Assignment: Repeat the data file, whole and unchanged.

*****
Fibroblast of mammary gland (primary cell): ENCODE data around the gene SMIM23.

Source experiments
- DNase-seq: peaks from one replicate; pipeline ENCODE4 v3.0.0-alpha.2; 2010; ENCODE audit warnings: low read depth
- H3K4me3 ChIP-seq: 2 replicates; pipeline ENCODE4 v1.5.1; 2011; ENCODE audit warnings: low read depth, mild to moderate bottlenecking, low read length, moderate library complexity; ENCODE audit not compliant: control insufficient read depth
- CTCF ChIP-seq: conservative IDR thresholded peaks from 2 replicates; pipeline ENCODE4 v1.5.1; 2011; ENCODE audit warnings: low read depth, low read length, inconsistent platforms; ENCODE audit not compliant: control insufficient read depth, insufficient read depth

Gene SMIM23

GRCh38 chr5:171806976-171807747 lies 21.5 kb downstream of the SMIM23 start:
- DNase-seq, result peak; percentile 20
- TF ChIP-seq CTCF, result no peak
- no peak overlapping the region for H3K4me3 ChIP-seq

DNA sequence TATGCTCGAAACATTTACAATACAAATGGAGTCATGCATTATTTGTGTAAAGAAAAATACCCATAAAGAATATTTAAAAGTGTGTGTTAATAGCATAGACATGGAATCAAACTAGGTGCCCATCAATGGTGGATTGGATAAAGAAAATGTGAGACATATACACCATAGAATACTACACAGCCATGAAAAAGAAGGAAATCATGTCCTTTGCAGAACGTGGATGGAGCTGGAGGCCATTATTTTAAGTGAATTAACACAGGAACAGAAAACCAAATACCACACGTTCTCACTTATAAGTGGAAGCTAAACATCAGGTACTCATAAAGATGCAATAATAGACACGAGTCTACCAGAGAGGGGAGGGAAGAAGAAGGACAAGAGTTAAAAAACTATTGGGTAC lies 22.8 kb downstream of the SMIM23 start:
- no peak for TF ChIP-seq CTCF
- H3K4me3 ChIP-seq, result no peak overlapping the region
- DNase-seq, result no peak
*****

Fibroblast of mammary gland (primary cell): ENCODE data around the gene SMIM23.

Source experiments
- DNase-seq: peaks from one replicate; pipeline ENCODE4 v3.0.0-alpha.2; 2010; ENCODE audit warnings: low read depth
- H3K4me3 ChIP-seq: 2 replicates; pipeline ENCODE4 v1.5.1; 2011; ENCODE audit warnings: low read depth, mild to moderate bottlenecking, low read length, moderate library complexity; ENCODE audit not compliant: control insufficient read depth
- CTCF ChIP-seq: conservative IDR thresholded peaks from 2 replicates; pipeline ENCODE4 v1.5.1; 2011; ENCODE audit warnings: low read depth, low read length, inconsistent platforms; ENCODE audit not compliant: control insufficient read depth, insufficient read depth

Gene SMIM23

GRCh38 chr5:171806976-171807747 lies 21.5 kb downstream of the SMIM23 start:
- DNase-seq, result peak; percentile 20
- TF ChIP-seq CTCF, result no peak
- no peak overlapping the region for H3K4me3 ChIP-seq

DNA sequence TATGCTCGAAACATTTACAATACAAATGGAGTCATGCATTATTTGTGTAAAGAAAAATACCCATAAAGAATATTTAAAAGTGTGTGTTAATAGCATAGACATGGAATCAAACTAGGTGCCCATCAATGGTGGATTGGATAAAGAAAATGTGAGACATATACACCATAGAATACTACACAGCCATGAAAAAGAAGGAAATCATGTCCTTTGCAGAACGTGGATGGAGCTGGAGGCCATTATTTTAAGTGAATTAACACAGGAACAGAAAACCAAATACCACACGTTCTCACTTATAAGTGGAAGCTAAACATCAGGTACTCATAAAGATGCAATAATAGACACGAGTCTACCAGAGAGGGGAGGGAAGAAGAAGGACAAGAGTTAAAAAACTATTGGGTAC lies 22.8 kb downstream of the SMIM23 start:
- no peak for TF ChIP-seq CTCF
- H3K4me3 ChIP-seq, result no peak overlapping the region
- DNase-seq, result no peak